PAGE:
Three of my favorite things in one place: small aircraft, good beer, and the hometown vibe.
Hangar 24 Craft Brewery, whose impressive business and brewing ascent I have chronicled over the years, and which is located right next to the Redlands Municipal Airport, unveiled its Double IPA this past weekend. I'll be there to check it out tomorrow. If you've already been to the Inland Empire and have given it a try, let me know. I will report on my findings
As a sign of the general betterment of America, you're starting to see more and more brewpubs located next to small airports. Here's another nice instance from the West Coast and one in the Midwest. To preempt a predictable round of tut-tutting messages, I will note that in all such places, the operating motto is, "First fly (and land), then have a beer." *
* When I'm feeling earnest some day, I'll describe how very much more careful the piloting community is, in my observation, about the "eight hours from bottle to throttle" rule than is the driving public about the driving-and-drinking mix. Eg, alcohol is thought to be a factor in three to five percent of small-plane incidents, versus 40 to 50 percent of car crashes. Fortunately, there is no comparable time-out period for a "throttle to bottle" transition once you're on the ground and out of the plane.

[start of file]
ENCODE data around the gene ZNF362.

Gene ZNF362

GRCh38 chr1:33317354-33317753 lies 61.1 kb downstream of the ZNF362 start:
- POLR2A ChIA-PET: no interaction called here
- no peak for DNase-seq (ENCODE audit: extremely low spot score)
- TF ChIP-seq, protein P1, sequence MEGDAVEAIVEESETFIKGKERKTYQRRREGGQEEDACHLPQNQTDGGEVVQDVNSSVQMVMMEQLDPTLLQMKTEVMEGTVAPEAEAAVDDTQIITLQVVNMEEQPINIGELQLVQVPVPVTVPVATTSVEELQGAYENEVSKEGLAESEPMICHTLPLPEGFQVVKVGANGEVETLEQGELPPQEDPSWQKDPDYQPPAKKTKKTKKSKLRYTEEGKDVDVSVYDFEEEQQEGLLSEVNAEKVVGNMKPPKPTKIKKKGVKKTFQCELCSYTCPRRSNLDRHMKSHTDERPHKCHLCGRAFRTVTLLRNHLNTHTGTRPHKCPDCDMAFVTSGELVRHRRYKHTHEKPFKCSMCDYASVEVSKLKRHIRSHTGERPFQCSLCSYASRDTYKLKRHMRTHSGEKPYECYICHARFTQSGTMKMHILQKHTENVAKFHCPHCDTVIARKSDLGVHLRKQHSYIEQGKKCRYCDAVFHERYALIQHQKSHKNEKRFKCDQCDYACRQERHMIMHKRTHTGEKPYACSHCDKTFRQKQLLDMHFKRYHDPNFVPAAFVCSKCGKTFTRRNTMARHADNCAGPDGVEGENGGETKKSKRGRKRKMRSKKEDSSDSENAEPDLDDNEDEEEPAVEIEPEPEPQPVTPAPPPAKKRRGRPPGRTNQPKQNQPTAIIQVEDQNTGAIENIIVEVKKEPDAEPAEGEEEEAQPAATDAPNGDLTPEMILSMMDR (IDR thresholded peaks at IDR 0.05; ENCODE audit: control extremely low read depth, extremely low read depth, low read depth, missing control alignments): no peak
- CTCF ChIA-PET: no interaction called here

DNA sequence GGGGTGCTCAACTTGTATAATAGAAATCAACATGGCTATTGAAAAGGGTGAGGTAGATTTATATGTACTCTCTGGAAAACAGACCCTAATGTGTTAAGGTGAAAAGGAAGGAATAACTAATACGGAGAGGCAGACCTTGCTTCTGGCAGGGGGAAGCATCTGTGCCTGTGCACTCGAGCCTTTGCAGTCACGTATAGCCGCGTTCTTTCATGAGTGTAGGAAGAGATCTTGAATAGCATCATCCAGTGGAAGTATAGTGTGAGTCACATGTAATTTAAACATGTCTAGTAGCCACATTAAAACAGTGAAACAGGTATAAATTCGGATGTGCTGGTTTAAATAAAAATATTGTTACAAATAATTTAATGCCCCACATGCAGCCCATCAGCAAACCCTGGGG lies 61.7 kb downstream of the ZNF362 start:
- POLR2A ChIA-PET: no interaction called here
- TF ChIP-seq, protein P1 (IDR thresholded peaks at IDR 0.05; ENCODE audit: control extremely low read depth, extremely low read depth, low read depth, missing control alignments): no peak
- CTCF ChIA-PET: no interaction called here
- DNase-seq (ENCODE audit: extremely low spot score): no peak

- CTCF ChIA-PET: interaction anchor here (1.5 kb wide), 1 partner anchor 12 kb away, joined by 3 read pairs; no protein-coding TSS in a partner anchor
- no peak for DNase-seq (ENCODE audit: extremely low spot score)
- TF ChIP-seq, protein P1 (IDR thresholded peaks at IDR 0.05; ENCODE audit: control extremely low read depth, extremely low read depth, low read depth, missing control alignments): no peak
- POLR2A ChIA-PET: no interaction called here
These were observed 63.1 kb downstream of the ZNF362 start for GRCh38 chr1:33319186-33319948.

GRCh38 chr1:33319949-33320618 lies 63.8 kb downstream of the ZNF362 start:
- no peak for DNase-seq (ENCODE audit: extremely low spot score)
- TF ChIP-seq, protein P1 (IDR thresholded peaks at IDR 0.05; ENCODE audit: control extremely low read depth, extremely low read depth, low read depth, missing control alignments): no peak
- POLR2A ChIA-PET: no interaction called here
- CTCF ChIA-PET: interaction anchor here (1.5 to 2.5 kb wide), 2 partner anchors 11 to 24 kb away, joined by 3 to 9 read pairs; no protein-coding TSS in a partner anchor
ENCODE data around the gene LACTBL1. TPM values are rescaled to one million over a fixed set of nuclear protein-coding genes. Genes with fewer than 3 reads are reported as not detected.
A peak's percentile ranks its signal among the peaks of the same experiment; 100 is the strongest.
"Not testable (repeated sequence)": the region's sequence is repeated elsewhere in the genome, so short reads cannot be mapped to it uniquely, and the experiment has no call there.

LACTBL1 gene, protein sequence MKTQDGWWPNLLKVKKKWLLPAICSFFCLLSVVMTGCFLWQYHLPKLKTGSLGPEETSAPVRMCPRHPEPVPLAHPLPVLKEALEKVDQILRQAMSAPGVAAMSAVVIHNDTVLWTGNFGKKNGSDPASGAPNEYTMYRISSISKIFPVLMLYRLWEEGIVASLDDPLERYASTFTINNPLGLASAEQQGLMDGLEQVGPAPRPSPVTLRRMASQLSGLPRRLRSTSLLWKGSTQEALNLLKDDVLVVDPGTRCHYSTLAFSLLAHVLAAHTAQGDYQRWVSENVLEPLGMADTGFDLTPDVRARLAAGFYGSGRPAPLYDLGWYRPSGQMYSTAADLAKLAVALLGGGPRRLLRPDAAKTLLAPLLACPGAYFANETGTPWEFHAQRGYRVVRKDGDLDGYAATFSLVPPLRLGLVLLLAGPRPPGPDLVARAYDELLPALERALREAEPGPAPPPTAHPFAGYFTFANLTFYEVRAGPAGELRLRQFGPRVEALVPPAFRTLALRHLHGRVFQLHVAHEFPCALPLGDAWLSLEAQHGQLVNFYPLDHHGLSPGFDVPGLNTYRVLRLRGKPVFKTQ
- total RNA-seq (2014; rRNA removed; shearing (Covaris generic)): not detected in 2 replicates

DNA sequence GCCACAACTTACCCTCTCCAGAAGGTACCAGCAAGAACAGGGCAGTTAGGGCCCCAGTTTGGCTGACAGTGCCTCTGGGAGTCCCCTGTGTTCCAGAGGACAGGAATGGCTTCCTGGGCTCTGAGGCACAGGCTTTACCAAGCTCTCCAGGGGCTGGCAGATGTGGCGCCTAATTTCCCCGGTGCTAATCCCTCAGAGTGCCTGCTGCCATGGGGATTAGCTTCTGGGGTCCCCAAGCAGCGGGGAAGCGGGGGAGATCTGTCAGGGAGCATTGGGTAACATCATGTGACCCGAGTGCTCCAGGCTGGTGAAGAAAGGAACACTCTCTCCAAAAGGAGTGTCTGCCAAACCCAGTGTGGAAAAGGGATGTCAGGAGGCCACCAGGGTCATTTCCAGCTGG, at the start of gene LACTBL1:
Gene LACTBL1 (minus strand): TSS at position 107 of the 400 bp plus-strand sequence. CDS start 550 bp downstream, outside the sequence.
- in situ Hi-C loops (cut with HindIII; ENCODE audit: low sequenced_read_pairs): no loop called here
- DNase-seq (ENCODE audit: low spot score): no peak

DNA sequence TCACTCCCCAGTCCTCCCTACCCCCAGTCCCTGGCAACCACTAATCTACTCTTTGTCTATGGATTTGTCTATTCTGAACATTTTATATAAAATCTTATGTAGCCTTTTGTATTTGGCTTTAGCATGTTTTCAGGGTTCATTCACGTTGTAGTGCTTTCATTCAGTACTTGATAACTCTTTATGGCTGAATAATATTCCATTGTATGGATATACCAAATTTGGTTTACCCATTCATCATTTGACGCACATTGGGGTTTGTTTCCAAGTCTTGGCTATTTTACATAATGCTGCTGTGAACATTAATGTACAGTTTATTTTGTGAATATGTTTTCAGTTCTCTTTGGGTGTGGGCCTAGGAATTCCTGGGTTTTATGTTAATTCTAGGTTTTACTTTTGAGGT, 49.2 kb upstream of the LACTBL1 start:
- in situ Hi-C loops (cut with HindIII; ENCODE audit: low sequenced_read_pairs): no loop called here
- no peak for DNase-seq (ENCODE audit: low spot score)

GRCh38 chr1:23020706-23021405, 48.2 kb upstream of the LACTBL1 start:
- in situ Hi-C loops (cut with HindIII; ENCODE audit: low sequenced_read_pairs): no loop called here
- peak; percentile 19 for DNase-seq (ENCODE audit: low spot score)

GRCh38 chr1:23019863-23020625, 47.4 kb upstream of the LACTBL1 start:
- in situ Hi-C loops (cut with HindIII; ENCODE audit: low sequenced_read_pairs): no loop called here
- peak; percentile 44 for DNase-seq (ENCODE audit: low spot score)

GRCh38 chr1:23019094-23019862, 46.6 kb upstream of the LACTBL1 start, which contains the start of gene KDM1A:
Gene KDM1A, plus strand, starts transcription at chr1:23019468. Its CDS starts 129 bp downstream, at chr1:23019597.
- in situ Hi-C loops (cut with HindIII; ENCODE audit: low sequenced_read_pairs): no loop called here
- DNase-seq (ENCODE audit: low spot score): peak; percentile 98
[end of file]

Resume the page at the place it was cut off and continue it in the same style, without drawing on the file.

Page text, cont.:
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James Fallows is a staff writer for The Atlantic and has written for the magazine since the late 1970s. He has reported extensively from outside the United States and once worked as President Carter's chief speechwriter. He and his wife, Deborah Fallows, are the authors of the new book Our Towns: A 100,000-Mile Journey Into the Heart of America, which has been a New York Times best seller and is the basis of a forthcoming HBO documentary.